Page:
London Welsh play down stadium purchase plans
January 4, 2013
Tony Copsey has denied rumours concerning London Welsh and the Kassam Stadium © PA Photos
London Welsh chief executive Tony Copsey has denied that the club are in discussions to buy the Kassam Stadium.
The Premiership side, who share the 12,500 capacity ground with League Two football club Oxford United, were first linked with a possible purchase back in July having secured promotion to English rugy's top flight. And on Friday, Exiles managing director John Taylor was quoted as saying that "conversations had been had" with stadium owner Firoz Kassam.
But London Welsh have since released a statement claiming that "this information is incorrect" and that any suggestoin that the Exiles were looking to purchase the stadium is premature.
"There is no doubt that we as a club have enjoyed a very successful start to playing our home matches at the Kassam Stadium," Copsey said. "We have worked hard to begin bedding into the local community in Oxfordshire.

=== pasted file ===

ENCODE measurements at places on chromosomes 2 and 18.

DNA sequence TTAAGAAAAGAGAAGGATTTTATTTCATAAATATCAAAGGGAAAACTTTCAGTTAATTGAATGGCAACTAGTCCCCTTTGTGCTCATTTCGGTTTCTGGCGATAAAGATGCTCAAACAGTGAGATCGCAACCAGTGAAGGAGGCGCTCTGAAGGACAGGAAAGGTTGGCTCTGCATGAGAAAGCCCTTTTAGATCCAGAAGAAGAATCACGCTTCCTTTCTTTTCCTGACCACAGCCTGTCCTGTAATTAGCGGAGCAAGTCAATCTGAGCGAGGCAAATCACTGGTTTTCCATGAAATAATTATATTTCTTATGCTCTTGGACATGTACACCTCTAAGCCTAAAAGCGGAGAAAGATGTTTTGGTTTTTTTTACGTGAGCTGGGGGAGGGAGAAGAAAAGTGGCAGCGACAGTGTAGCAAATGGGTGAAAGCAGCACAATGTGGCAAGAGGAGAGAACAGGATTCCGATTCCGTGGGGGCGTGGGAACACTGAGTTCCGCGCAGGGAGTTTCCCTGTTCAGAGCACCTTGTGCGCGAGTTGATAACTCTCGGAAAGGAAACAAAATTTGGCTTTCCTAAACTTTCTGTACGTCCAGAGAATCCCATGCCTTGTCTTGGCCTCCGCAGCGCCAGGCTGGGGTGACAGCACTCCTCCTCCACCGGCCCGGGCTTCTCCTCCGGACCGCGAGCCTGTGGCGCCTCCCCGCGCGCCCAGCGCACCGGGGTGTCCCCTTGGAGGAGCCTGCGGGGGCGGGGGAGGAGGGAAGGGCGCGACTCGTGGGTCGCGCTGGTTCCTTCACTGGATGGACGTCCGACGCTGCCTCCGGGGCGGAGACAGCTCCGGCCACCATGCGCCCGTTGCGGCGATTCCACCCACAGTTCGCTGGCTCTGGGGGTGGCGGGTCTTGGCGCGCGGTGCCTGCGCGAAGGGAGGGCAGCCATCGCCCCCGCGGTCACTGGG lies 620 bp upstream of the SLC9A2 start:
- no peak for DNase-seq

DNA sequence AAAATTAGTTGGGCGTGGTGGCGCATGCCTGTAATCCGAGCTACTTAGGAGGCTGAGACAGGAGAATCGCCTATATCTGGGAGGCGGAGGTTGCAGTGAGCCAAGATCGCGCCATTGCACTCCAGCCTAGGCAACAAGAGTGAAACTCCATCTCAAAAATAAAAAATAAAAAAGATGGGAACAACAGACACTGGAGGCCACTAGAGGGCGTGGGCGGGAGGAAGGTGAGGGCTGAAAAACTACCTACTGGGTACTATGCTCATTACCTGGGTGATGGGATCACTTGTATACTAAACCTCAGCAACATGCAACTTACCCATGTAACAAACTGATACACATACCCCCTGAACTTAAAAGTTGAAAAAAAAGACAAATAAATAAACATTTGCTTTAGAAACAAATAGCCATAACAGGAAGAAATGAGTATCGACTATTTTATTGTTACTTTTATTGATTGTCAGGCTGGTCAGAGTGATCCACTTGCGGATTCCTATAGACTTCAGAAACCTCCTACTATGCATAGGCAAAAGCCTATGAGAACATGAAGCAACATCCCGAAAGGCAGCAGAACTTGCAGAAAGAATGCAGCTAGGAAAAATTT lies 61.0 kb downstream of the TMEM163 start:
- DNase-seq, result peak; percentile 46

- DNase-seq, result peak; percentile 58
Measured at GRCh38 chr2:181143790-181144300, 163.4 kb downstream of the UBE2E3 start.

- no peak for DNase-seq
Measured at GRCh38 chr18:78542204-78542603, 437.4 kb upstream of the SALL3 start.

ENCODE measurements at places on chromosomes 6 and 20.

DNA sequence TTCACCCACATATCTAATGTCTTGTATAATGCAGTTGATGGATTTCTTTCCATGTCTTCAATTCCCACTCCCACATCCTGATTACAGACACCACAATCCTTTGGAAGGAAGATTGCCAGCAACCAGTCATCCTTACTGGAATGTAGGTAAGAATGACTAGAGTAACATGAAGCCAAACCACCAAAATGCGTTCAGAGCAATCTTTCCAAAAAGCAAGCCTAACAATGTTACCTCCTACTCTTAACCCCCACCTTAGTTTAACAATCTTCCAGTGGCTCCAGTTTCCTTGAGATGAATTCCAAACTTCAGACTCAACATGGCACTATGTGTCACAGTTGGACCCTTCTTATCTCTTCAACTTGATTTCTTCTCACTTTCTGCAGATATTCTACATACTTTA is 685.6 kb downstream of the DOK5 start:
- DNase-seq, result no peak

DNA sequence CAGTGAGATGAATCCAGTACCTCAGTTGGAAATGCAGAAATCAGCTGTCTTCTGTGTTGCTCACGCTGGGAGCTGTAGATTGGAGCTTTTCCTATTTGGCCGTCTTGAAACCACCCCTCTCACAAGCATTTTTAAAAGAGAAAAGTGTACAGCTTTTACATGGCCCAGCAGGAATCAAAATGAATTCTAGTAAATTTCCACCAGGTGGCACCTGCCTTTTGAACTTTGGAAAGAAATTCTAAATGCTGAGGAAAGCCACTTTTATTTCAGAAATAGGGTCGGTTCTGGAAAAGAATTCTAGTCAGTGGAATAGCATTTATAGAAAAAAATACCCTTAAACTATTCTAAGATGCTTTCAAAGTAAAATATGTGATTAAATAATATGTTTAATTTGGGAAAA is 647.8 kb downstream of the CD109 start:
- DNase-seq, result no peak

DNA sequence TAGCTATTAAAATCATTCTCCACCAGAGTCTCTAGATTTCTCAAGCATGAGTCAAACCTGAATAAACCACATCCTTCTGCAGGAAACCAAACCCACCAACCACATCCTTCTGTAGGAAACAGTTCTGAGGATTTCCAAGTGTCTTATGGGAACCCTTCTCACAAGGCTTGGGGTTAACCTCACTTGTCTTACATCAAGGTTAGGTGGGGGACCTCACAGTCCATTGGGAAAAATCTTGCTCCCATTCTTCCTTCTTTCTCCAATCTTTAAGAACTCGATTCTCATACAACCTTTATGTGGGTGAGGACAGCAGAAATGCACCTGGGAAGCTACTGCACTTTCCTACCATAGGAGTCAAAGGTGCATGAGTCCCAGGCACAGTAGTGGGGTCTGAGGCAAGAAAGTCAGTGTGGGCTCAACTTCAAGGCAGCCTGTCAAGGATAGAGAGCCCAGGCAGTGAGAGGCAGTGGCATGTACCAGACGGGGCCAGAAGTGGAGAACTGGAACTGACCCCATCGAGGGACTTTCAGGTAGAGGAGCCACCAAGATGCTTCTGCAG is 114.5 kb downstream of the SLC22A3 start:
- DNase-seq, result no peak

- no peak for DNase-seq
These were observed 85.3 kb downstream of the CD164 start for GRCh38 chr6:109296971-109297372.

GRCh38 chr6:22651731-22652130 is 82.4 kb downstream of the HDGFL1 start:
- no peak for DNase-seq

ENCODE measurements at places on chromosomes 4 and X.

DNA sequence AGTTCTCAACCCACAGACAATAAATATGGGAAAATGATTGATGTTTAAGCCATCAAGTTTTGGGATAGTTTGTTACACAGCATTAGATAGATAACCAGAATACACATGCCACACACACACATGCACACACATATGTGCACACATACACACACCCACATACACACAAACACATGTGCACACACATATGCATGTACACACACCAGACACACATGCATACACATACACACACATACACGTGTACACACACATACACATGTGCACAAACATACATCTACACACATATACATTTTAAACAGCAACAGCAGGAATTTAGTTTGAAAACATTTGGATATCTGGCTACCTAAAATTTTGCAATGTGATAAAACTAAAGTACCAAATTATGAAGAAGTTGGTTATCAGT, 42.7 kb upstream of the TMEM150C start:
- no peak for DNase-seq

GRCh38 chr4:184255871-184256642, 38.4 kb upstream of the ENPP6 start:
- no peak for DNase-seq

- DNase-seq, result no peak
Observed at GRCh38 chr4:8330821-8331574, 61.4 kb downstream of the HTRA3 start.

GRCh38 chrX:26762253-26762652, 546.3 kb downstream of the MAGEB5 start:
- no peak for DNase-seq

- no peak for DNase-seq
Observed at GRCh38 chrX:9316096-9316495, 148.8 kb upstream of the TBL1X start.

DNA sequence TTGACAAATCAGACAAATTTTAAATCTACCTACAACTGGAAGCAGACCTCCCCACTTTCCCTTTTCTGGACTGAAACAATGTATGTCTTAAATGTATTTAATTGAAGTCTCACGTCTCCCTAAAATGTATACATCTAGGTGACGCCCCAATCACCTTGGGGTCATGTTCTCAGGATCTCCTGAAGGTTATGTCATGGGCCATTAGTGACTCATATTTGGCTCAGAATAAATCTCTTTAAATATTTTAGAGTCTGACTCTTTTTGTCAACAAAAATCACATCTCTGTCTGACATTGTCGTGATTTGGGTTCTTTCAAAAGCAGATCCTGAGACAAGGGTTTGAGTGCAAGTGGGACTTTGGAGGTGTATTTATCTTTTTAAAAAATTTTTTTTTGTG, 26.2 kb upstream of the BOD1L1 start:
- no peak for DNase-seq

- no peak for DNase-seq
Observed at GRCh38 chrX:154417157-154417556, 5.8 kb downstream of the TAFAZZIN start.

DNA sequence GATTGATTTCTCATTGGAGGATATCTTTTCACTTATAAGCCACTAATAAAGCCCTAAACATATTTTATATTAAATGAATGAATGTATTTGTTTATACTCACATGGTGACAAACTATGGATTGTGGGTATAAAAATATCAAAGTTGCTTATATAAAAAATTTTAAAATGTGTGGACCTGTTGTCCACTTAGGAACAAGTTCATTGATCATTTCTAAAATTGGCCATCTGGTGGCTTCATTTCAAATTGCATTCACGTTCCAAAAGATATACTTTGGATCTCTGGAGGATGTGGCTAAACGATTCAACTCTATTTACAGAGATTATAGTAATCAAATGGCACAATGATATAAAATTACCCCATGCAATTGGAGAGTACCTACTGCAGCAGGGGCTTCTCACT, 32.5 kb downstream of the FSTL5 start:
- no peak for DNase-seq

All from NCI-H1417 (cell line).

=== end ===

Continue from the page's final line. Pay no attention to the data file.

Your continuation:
"Achieving an over 10,000 crowd at the recent Wasps match, supports our belief that there is a good appetite for rugby in the Oxfordshire area. However any talk of us as a club buying the Kassam, is premature at best. Our immediate focus is on Premiership survival and developing our club as a business to compete within the top echelons of English rugby.
"Certainly any purchase of the Kassam in the future, if we remain in the Premiership, would be something we would consider, but not without consultation with many stake holders including Oxford United Football Club."
These views were echoed by the Kassm himself who told BBC Radio Oxford: "They have made no approach. We have a rental agreement for the one term, with an option for a second - there have been no discussions about a purchase."
© ESPN Sports Media Ltd.
With just two rounds left in the regular season, we look at the prospects of the teams taking part in the Championship play-offs
Joe Simpson talks to Charlie Morgan about loss, Wasps and being England's game-breaker
It is 100 years this week since the last international match played in Europe before the outbreak of World War One. Rewind remembers the fixture's longest-living survivor
Red cards, uncontested scrums, end-of-season wobbles and schoolboy errors - the Monday Maul looks back over the weekend's talking points